The big goodbye?

Turns out I’ve been living outside of legality.

Pursuant to Army Regulation 530-1, revised on April 19th, 2007:

“All Department of the Army (DA) personnel (active component, reserve component to include U.S. Army Reserve, Army National Guard, and DA civilians), and DOD contractors will consult with their immediate supervisor and their OPSEC Officer for an OPSEC review prior to publishing or posting information in a public forum. This includes, but is not limited to letters, resumes, articles for publication, electronic mail (e-mail), Web site postings, web log (blog) postings, discussion in Internet information forums, discussion in Internet message boards or other forms of dissemination or documentation. Supervisors will advise personnel to ensure that sensitive and critical information is not to be disclosed. Each unit or organization’s OPSEC Officer will advise supervisors on means to prevent the disclosure of sensitive and critical information.”

So, until I get some answers from my S2, Talking Salmons will do so no more. Lord knows I don’t need a court martial to muck things up, just as life was looking a little better. If the compromise is the command gets to “proofread” my entries, then no thanks.


About salemonz

Born in San Diego, Calif. Raised as a Navy Brat, I jumped ship and crossed over to the Army. Served as an enlisted journalist for a bunch of years, then helped the DoD figure out what the hell to do with social media. After the Army, now I drift down the river of life, trying not to be a jerk.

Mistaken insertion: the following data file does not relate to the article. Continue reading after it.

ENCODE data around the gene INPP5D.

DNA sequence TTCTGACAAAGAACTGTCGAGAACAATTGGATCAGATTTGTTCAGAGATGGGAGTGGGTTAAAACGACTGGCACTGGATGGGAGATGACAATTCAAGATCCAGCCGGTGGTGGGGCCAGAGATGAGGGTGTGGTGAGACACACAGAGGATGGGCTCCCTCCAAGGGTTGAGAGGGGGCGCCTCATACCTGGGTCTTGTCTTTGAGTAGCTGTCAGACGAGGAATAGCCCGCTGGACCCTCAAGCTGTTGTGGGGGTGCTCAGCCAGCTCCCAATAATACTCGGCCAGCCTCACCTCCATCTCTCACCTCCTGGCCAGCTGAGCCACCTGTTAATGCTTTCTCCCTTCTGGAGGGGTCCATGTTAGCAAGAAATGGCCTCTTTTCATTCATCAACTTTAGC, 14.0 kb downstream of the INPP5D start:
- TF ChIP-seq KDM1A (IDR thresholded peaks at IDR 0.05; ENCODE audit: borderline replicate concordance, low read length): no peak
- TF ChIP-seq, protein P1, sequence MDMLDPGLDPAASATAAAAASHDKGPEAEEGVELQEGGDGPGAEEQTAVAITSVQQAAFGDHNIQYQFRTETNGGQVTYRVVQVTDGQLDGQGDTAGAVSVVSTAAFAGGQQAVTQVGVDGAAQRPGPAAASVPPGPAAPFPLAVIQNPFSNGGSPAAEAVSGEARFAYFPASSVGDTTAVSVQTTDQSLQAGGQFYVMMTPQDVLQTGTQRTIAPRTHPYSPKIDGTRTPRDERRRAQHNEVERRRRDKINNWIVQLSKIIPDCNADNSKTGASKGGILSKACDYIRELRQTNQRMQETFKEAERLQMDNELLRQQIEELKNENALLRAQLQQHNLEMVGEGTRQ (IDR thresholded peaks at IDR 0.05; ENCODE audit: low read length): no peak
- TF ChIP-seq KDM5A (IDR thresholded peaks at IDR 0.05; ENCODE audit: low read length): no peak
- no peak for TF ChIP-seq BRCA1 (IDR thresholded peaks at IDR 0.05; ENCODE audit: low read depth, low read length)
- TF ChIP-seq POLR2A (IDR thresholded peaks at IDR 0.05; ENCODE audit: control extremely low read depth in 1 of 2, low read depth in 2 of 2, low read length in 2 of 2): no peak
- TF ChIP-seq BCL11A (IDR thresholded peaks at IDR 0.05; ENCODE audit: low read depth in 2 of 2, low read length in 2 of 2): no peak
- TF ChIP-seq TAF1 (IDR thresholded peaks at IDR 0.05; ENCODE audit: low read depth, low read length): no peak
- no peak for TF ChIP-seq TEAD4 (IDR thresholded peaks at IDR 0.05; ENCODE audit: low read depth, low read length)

4 responses to “The big goodbye?”

  1. flflythemig29 says :

    A lot of us are caught in this morass.

  2. Felyne says :


  3. HG says :

    “sensitive and critical information” we all know what that means.
    In case the S2 has a bad day he won’t even allow you to talk about the weather.
    I served with german special forces and I had to learn that our MilInt eyes the internet very carefully…

  4. BWJones says :

    This really is absurd. I appreciate OPSEC and all and understand that one signs away certain rights when enlisting, but gagging each and every soldier is simply unacceptable. It should be within a soldiers right to talk as long as OPSEC is not being compromised. It should be within a soldiers mandate to document what they are seeing, hearing and experiencing. In fact, writing and communicating should be encouraged by the Pentagon to ensure that their personnel are qualified to read, write and communicate as they progress and eventually leave service.

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